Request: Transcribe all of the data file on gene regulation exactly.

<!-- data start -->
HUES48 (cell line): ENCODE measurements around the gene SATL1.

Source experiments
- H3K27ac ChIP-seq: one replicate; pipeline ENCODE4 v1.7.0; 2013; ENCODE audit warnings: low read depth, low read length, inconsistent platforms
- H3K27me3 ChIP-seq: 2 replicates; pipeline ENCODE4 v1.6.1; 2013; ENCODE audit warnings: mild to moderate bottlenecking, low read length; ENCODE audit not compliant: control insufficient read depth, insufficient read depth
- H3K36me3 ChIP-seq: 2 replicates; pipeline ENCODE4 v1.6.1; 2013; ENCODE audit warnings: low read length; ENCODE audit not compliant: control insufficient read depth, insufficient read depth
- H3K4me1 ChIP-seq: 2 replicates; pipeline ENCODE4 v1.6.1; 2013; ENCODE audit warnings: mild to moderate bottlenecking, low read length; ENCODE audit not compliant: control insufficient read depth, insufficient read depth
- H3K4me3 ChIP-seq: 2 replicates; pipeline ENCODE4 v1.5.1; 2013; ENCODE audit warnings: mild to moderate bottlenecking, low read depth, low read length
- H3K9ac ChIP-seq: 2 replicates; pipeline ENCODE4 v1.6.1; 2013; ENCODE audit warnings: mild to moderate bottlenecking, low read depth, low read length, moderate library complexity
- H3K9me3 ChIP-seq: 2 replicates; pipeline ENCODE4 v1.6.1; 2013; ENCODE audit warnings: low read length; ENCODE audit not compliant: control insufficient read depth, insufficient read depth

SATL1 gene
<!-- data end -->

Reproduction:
HUES48 (cell line): ENCODE measurements around the gene SATL1.

Source experiments
- H3K27ac ChIP-seq: one replicate; pipeline ENCODE4 v1.7.0; 2013; ENCODE audit warnings: low read depth, low read length, inconsistent platforms
- H3K27me3 ChIP-seq: 2 replicates; pipeline ENCODE4 v1.6.1; 2013; ENCODE audit warnings: mild to moderate bottlenecking, low read length; ENCODE audit not compliant: control insufficient read depth, insufficient read depth
- H3K36me3 ChIP-seq: 2 replicates; pipeline ENCODE4 v1.6.1; 2013; ENCODE audit warnings: low read length; ENCODE audit not compliant: control insufficient read depth, insufficient read depth
- H3K4me1 ChIP-seq: 2 replicates; pipeline ENCODE4 v1.6.1; 2013; ENCODE audit warnings: mild to moderate bottlenecking, low read length; ENCODE audit not compliant: control insufficient read depth, insufficient read depth
- H3K4me3 ChIP-seq: 2 replicates; pipeline ENCODE4 v1.5.1; 2013; ENCODE audit warnings: mild to moderate bottlenecking, low read depth, low read length
- H3K9ac ChIP-seq: 2 replicates; pipeline ENCODE4 v1.6.1; 2013; ENCODE audit warnings: mild to moderate bottlenecking, low read depth, low read length, moderate library complexity
- H3K9me3 ChIP-seq: 2 replicates; pipeline ENCODE4 v1.6.1; 2013; ENCODE audit warnings: low read length; ENCODE audit not compliant: control insufficient read depth, insufficient read depth

SATL1 gene